Protesters Disrupt U.S. Oil Auction, Urging Halt to Drilling

Environmentalists disrupted an otherwise routine auction Wednesday of federal oil and gas leases in the Gulf of Mexico, urging the Obama...

Environmentalists disrupted an otherwise routine auction Wednesday of federal oil and gas leases in the Gulf of Mexico, urging the Obama administration to halt drilling on public lands and in federal waters.

An estimated 150 protesters swarmed the auction room at the New Orleans Superdome, chanting “Shut it down” and “Keep it in the ground” while officials from the Bureau of Ocean Energy Management tried to sell drilling rights for areas off the coast of Mississippi, Alabama and Louisiana.

On stage, BOEM Regional Director Mike Celata raised his voice to read the six- and seven-figure bids over the screams and chants of protesters who stood, at times, just inches away from him, according to an audio broadcast of the event and interviews with participants.

“Most of the time you’re sitting there trying to write down the bids and it’s almost boring. None of that today,” said Randall Luthi, head of the National Ocean Industries Association and a former offshore drilling regulator.

The demonstration comes after the Obama administration’s decision to restrict offshore drilling along the East Coast while allowing auctions to go forward in the Gulf and Alaska’s Cook Inlet. Last week, 47 groups including Friends of the Earth and Sierra Club sent a letter to President Barack Obama urging his administration to cancel Wednesday’s lease sales, saying they “continue the dangerous disconnect between your administration’s climate goals and the continued leasing of federal lands and waters for fossil fuel extraction.”

Auction Completed

But the sale went on, drawing $156.4 million in total high bids, BOEM officials said.

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“They were not successful in holding up the process,” Janice Schneider, assistant secretary for land and minerals management, told reporters after the auction. “The oil and gas industry remains a vital part of our nation’s economy, and we were very pleased we were able to proceed with and conclude the sale successfully.”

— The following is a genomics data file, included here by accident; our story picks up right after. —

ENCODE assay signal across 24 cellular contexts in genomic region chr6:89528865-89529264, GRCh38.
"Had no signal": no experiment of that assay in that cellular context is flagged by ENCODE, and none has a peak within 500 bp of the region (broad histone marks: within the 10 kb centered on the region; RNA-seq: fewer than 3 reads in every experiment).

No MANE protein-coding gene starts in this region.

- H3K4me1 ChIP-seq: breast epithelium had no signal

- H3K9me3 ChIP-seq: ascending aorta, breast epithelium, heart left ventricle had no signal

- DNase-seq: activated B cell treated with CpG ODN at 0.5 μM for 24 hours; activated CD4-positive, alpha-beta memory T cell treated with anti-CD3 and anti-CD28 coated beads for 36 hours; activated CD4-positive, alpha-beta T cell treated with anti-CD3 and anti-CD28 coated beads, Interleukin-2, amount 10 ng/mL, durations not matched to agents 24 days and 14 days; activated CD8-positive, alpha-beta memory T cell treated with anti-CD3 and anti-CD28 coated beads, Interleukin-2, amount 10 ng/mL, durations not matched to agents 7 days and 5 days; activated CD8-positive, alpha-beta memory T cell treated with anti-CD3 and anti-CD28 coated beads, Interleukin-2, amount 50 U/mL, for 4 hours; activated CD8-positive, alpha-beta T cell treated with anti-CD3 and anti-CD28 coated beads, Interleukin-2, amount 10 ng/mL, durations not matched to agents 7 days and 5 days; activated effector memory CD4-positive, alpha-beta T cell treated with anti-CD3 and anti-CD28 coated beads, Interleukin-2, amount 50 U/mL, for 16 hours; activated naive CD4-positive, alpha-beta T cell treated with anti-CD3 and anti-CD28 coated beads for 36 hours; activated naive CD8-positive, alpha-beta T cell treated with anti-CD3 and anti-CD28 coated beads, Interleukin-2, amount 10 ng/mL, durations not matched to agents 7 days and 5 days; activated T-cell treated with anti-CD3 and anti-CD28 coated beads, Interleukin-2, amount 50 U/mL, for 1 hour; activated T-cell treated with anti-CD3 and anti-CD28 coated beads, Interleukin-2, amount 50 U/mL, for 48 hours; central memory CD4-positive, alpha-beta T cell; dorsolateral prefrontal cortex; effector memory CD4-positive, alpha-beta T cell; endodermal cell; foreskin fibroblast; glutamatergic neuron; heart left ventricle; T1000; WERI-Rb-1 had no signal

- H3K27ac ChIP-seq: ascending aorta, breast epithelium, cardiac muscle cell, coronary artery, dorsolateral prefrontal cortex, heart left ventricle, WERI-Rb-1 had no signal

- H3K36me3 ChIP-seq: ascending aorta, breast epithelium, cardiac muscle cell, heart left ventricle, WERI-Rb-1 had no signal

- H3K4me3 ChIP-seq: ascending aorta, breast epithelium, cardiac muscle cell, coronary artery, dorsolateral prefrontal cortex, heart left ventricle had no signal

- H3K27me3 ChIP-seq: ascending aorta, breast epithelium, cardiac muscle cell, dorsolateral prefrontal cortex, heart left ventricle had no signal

Similar protests have targeted Bureau of Land Management lease sales, culminating in the decision to postpone one auction in Utah last November, after officials realized they didn’t have room to accommodate the large showing of activists.

Activists opposing fossil fuels have also protested at FERC meetings to consider oil and gas infrastructure, including pipelines and liquefied natural gas facilities. After anticipated protests at a BLM auction of oil and gas leases in Utah last November, the agency postponed the sale, moving it from a conference room in their Utah office building to a bigger venue three months later.

“A lot of the difficulty we’ve had is adjusting to the level of public interest that’s been brought to these lease sales,” BLM Director Neil Kornze told members of a House Oversight and Government Reform subcommittee Wednesday, after being questioned about the canceled auction in Utah. “Historically, these have been very quiet affairs — 15, 20 people, sitting together, conducting these sales, and now we’ve often times have hundreds of people attending.”

To contact the reporters on this story: Jennifer A. Dlouhy in Washington at jdlouhy1@bloomberg.net, Catherine Traywick in Washington at ctraywick@bloomberg.net. To contact the editors responsible for this story: Jon Morgan at jmorgan97@bloomberg.net, Justin Blum

By: Jennifer A. Dlouhy and Catherine Traywick

©2016 Bloomberg News

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